スミスさんは しごとの あとで おがわさんと テニスを します。(Smith san wa shigoto no ato de ogawa san to tennis o shimas.)
Smith will play tennis with Ogawa after work.This is because the words proceed with subject →object →verb in an English sentence. On the other hand, a verb comes at the end of a sentence in Japanese. While you are learning Japanese, you have already realized this point. And, I think you feel that you need to be somewhat distanced from thinking in English when you speak in Japanese.
There is one book which writes an interesting thing about this word order. The author is Haruhiko Kindaichi, a linguist representing Japan. The name of the book is “kotoba no saijiki” (list of seasonal words). This book is written in the style of a diary and everyday he is writing a short essay about language. Today I would like to introduce one of them to you. I will rewrite almost all of what he wrote on the page of November 8, but I will make it a little simpler so that you can read it easily. However, I am not going to infringe on copyright. I hope you understand this.
ゆくあきの やまとのくにの やくしじの とうのうえなる ひとひらの くも (yuku aki no yamato no kuni no yakushiji no tou no ue naru hitohira no kumo)
A piece of cloud above the tower of Yakushiji temple in Yamato when autumn is leaving. (Nobutsuna Sasaki)If you translate this poem into English, the word order would be reversed completely from the original. If you compare the two languages, in the English version “cloud” appears first and it is clear that this poem is about. Compared to this, only after finishing reading the Japanese version will a reader know that “cloud” is the topic.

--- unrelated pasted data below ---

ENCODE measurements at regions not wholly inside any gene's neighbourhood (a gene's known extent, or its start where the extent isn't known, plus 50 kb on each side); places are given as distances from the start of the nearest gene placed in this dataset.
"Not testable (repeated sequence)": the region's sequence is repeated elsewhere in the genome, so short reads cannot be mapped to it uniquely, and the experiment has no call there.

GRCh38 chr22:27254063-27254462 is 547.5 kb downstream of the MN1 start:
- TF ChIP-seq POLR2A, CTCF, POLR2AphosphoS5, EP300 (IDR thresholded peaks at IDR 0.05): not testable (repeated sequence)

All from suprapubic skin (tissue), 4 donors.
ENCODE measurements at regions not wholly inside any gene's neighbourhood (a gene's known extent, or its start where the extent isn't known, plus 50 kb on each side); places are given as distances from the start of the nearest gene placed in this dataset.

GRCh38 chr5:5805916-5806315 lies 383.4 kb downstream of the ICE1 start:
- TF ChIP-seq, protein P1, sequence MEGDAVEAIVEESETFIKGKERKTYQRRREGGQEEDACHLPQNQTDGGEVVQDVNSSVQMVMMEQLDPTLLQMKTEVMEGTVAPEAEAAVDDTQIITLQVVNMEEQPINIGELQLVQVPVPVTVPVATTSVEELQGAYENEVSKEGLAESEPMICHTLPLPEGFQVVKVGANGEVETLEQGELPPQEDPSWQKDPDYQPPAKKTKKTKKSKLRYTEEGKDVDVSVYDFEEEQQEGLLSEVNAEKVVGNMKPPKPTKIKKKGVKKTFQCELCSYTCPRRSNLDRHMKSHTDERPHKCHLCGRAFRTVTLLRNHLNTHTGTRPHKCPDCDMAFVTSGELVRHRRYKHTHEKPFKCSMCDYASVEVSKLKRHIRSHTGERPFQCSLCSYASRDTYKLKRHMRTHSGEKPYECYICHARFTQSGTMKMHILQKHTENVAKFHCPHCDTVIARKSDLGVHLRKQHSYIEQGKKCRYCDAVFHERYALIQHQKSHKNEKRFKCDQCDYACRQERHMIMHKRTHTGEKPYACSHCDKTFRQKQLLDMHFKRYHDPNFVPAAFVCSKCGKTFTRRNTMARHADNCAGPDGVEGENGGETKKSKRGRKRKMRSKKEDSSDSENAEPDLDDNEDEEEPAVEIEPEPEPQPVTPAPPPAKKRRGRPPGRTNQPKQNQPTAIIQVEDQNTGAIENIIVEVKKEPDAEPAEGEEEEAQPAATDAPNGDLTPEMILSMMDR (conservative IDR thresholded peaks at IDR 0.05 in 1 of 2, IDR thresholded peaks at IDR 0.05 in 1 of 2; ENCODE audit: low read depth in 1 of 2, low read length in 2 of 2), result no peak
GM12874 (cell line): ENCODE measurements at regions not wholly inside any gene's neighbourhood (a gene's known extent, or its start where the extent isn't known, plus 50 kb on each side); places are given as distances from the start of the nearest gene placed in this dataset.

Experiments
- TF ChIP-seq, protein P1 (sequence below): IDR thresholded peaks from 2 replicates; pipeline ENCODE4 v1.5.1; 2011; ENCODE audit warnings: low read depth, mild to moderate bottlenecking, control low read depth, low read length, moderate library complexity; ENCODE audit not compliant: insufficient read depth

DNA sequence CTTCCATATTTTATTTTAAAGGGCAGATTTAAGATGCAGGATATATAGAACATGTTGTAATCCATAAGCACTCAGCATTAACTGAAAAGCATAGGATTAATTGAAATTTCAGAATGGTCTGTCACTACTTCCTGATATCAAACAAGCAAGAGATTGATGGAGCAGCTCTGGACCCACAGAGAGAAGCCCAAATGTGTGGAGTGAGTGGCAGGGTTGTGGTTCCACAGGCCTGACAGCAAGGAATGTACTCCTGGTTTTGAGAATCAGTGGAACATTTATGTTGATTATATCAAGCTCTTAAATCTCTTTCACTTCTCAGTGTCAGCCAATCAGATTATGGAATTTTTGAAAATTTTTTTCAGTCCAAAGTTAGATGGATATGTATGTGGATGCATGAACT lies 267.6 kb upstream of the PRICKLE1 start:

You might think Japanese is inefficient. However, what if you film the true atmosphere of this poem with a video camera? You might first take scenery of the end of autumn, narrow down from the scenes in Yamato area (Yamato: an old name for Nara) to Yakushiji temple, and take the famous three-storied pagoda. Furthermore, you move the video camera upward gradually from the bottom, stop it to focus on the top of the pagoda, and then shoot a hanging white cloud in the clear sky above the pagoda.
The Japanese word order is not practical, but it suits the spirit of the arts.
Haruhiko Kindaichi, “kotoba no saijiki”, Shinchosha, 2005.
What do you think about the author’s opinion? I think it is very interesting that Japanese poems are made in a visually pretty way because of the unique word order. The word order could change for English poems. But, it will not be the same sequence as the way you move a camera, will it?
*Haruhiko Kindaichi: http://en.wikipedia.org/wiki/Haruhiko_Kindaichi
*Yakushiji temple: http://www.nara-yakushiji.com/guide/index.html